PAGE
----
Session 5, Part C:
Factors

 You saw that you could devise tests for such numbers as 6 and 18 based on their relative prime factors. Let's explore factors further. A prime number is a number with exactly two factors. For example, the number 1 is not a prime number because it only has one factor, 1. The number 3 is a prime number because it has exactly two factors, 1 and 3. Note 4 Some numbers factor into two factors only, while others may have two factors, one or both of which can be factored further. Note 5 An important distinction can be made between the terms "factor" and "prime factor." By factors, we mean all the factors of a number. To find all the factors of 12, you can list them as shown below: 1 • 12 2 • 6 3 • 4 You know you can stop here because the next factor on the left would be 4, and you already have it listed on the right. To find the prime factors of 12, you could use a factor tree: The numbers on the bottom branch of this tree are the prime factors of 12 -- they can't be factored any further. So we say that 12 has only two prime factors, 2 and 3, and the prime factorization of 12 is 22 • 3. Note that we could have started the factor tree with the factors 3 and 4, and we would have derived the same prime factorization, 22 • 3.

Problem C1

Complete the following tables to explore the factors and prime factorization of the numbers from 2 to 36.

2 - 36

 2 3 4 5 6 7 8 9 10 11 12 13 14 15 16 17 18 19 20 21 22 23 24 25 26 27 28 29 30 31 32 33 34 35 36

 a. What are the factors of the numbers from 2 to 36? Enter each number in the appropriate column in the table below. For example, enter 4: 1, 2, 4 in the Three Factors column and 16: 1, 2, 4, 8, 16 in the Five Factors column.

Prime Numbers: Two Factors

Three Factors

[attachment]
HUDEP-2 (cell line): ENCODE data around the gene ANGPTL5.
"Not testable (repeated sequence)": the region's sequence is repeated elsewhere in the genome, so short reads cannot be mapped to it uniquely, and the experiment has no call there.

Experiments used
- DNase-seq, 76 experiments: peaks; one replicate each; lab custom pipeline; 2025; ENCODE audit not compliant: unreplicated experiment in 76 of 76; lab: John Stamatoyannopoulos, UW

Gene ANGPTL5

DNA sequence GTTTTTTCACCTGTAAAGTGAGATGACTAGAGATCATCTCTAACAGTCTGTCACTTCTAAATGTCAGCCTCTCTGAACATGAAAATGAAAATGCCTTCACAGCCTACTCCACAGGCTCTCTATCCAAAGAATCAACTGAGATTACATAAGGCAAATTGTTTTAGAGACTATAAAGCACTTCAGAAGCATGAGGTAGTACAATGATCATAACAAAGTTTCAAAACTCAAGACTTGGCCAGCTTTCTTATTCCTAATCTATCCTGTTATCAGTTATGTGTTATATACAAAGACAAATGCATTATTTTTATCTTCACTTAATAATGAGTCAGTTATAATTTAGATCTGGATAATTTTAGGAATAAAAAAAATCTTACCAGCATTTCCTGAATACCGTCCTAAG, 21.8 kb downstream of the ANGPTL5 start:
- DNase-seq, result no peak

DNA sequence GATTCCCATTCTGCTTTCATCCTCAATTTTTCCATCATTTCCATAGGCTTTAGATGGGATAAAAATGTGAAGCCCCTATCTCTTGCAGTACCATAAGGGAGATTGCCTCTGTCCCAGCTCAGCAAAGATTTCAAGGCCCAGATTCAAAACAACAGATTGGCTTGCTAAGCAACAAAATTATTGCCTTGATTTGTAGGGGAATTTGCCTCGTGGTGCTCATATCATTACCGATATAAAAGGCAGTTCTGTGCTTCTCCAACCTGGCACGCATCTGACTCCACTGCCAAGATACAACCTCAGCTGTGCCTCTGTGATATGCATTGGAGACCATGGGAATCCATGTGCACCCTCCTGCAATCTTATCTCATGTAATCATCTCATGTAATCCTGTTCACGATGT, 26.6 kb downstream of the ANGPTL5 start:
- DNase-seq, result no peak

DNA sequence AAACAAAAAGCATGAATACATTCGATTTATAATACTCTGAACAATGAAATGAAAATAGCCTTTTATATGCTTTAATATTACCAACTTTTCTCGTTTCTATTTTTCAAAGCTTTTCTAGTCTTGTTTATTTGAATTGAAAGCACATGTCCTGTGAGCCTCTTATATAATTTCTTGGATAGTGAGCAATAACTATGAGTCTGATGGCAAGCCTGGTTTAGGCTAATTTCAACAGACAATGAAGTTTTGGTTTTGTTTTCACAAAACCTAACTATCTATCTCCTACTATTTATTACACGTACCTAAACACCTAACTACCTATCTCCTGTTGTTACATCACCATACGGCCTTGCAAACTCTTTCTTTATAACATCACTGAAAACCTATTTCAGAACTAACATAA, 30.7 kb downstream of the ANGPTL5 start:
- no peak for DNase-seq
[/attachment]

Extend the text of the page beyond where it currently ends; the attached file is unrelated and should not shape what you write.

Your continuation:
Four Factors

Five Factors

Six or More Factors

4: 1, 2, 4

 16: 1, 2, 3, 4, 8, 16
 12: 1, 2, 3, 4, 6, 12

Prime Numbers: Two Factors

Three Factors

Four Factors

Five Factors

Six or More Factors

2: 1, 2

4: 1, 2, 4

6: 1, 2, 3, 6

16: 1, 2, 4, 8, 16

 12: 1, 2, 3, 4, 6, 12

3: 1, 3

9: 1, 3, 9

8: 1, 2, 4, 8

 18: 1, 2, 3, 6, 9, 18

5: 1, 5

25: 1, 5, 25

10: 1, 2, 5, 10

 20: 1, 2, 4, 5, 10, 20

7: 1, 7

14: 1, 2, 7, 14

 24: 1, 2, 3, 4, 6, 8, 12, 24

11: 1, 11

15: 1, 3, 5, 15

 28: 1, 2, 4, 7, 14, 28

13: 1, 13

21: 1, 3, 7, 21

 30: 1, 2, 3, 5, 6, 10, 15, 30

17: 1, 17

22: 1, 2, 11, 22

 32: 1, 2, 4, 8, 16, 32

19: 1, 19

26: 1, 2, 13, 26

 36: 1, 2, 3, 4, 6, 9, 12, 18, 36

23: 1, 23

27: 1, 3, 9, 27

29: 1, 29

33: 1, 3, 11, 33

31: 1, 31

34: 1, 2, 17, 34

35: 1, 5, 7, 35

 b. What are the prime factors of the numbers from 2 to 36? Enter each in the appropriate column in the table below. For example, enter 4: 22 in the Two Prime Factors column and 16: 24 in the Four Prime Factors column.

Prime Numbers

Two Prime Factors

Three Prime Factors

Four Prime Factors

Five Prime Factors

 2 4: 22 16: 24 12: 3 • 22

Prime Numbers

Two Prime Factors

Three Prime Factors

Four Prime Factors

Five Prime Factors

 2 4: 22 8: 23 16: 24 32: 25 3 6: 3 • 2 12: 3 • 22 24: 3 • 23 5 9: 32 18: 32 • 2 36: 32 • 22 7 10: 5 • 2 20: 5 • 22 11 14: 7 • 2 27: 33 13 15: 5 • 3 28: 7 • 22 17 21: 7 • 3 30: 5 • 3 • 2 19 22: 11 • 2 23 25: 52 29 26: 13 • 2 31 33: 11 • 3 34: 17 • 2 35: 7 • 5

The Fundamental Theorem of Arithmetic states that every positive integer other than 1 has a unique factorization into primes (up to rearrangement of the factors). Now, any negative integer is simply ­1 times a positive integer. So we can extend the theorem to all integers in a natural way: each integer (except, of course 1, 0, and ­1) can be written uniquely as a product of primes and either +1 or ­1.

Here are some unique prime factorizations:

12 = 1 • 22 • 3
(Note that we usually leave off the 1 for positive numbers.)

-12 = -1 • 22 • 3

36 = 32 • 22 will have (2 + 1) • (2 + 1), or 9 factors total.

 Problem C2 Look at the prime factorizations of numbers. Do you see any patterns? For example, how many factors in totalŠ will have based on its prime factorization?

Make a table that allows you to complete the prime factorization and total number of factors. Using numbers that are powers of 2 may be a useful way to see that pattern initially.   Close Tip

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